Similarly, allowing one party to be allocated joint debt or debt held in the other’s name may be a huge mistake if the party taking the responsibility fails to pay the debt to the creditor. While a party may believe the debt is no longer his or her responsibility since his or her spouse was ordered to take the debt in the divorce, the reality is that the creditor is not bound by any divorce agreement or order. The creditor can still come after the party who walked away from the debt in the divorce and collect on that debt if it was held in the party’s name or was held jointly.
Another potential mistake arises when parties decide to keep a vehicle with a large, burdensome loan payment because it is “under water.” Financially, it may be better to sell the vehicle for less than the outstanding loan and bring money to the table to do satisfy the balance of the loan. In some instances, this loss could be negotiated to be a shared cost between the parties of the marriage. The larger impact of such a decision, however, is that the party can free up cashflow by purchasing a less expensive vehicle with smaller payments, which in turn can help the party more quickly get back on his or her feet. While this is a practical solution, it may not be the best decision in all cases. It is important to speak with an experienced attorney to understand how decisions in one area of the divorce might impact another area of the case, such as how reducing a car payment might impact a spousal maintenance claim.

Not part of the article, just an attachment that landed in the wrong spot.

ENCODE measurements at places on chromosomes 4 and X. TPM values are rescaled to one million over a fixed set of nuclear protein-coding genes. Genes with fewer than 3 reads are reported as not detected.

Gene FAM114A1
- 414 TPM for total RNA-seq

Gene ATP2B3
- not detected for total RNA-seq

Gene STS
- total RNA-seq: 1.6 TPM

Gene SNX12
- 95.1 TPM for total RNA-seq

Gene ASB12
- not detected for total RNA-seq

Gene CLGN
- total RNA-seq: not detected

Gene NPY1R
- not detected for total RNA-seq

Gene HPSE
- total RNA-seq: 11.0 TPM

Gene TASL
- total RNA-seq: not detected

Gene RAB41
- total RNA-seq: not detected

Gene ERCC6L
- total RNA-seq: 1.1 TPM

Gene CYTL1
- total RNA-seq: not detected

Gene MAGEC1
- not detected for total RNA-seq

Failing to appreciate the tax implications of certain assets